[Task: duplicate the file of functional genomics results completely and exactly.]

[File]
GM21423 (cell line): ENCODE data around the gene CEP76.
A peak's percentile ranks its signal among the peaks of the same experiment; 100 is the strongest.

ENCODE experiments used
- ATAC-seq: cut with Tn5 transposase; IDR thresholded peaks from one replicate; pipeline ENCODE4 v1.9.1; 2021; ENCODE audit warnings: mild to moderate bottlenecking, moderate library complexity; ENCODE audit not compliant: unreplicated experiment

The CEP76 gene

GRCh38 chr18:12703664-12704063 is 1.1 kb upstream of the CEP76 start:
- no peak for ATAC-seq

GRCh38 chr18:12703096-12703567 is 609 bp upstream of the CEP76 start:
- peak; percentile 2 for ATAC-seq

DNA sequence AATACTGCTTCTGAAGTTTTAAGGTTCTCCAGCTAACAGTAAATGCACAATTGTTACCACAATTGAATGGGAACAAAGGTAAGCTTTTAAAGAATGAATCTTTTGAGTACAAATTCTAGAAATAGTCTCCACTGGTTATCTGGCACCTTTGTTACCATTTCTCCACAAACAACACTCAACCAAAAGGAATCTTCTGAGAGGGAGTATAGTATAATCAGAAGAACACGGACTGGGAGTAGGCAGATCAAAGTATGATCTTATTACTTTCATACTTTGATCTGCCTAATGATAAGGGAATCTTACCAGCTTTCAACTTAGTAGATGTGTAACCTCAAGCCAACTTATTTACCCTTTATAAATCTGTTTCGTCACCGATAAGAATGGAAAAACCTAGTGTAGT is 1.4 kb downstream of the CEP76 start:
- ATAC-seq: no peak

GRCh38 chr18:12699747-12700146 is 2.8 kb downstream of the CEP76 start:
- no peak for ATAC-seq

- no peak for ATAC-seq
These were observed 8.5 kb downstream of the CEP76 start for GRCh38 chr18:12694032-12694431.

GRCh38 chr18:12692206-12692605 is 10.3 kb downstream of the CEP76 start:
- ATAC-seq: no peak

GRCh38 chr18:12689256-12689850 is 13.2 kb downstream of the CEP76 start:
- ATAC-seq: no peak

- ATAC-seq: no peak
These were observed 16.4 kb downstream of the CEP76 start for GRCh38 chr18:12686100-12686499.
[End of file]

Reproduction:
GM21423 (cell line): ENCODE data around the gene CEP76.
A peak's percentile ranks its signal among the peaks of the same experiment; 100 is the strongest.

ENCODE experiments used
- ATAC-seq: cut with Tn5 transposase; IDR thresholded peaks from one replicate; pipeline ENCODE4 v1.9.1; 2021; ENCODE audit warnings: mild to moderate bottlenecking, moderate library complexity; ENCODE audit not compliant: unreplicated experiment

The CEP76 gene

GRCh38 chr18:12703664-12704063 is 1.1 kb upstream of the CEP76 start:
- no peak for ATAC-seq

GRCh38 chr18:12703096-12703567 is 609 bp upstream of the CEP76 start:
- peak; percentile 2 for ATAC-seq

DNA sequence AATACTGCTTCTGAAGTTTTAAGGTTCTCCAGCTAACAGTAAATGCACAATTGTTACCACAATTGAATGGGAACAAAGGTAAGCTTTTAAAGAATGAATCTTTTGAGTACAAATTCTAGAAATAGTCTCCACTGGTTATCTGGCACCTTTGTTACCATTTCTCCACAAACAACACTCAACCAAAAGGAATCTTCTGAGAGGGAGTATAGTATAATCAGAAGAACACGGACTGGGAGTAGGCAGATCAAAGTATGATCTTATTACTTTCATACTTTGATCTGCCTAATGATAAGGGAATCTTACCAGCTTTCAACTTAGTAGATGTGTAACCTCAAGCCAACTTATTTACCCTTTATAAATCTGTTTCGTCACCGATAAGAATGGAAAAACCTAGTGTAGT is 1.4 kb downstream of the CEP76 start:
- ATAC-seq: no peak

GRCh38 chr18:12699747-12700146 is 2.8 kb downstream of the CEP76 start:
- no peak for ATAC-seq

- no peak for ATAC-seq
These were observed 8.5 kb downstream of the CEP76 start for GRCh38 chr18:12694032-12694431.

GRCh38 chr18:12692206-12692605 is 10.3 kb downstream of the CEP76 start:
- ATAC-seq: no peak

GRCh38 chr18:12689256-12689850 is 13.2 kb downstream of the CEP76 start:
- ATAC-seq: no peak

- ATAC-seq: no peak
These were observed 16.4 kb downstream of the CEP76 start for GRCh38 chr18:12686100-12686499.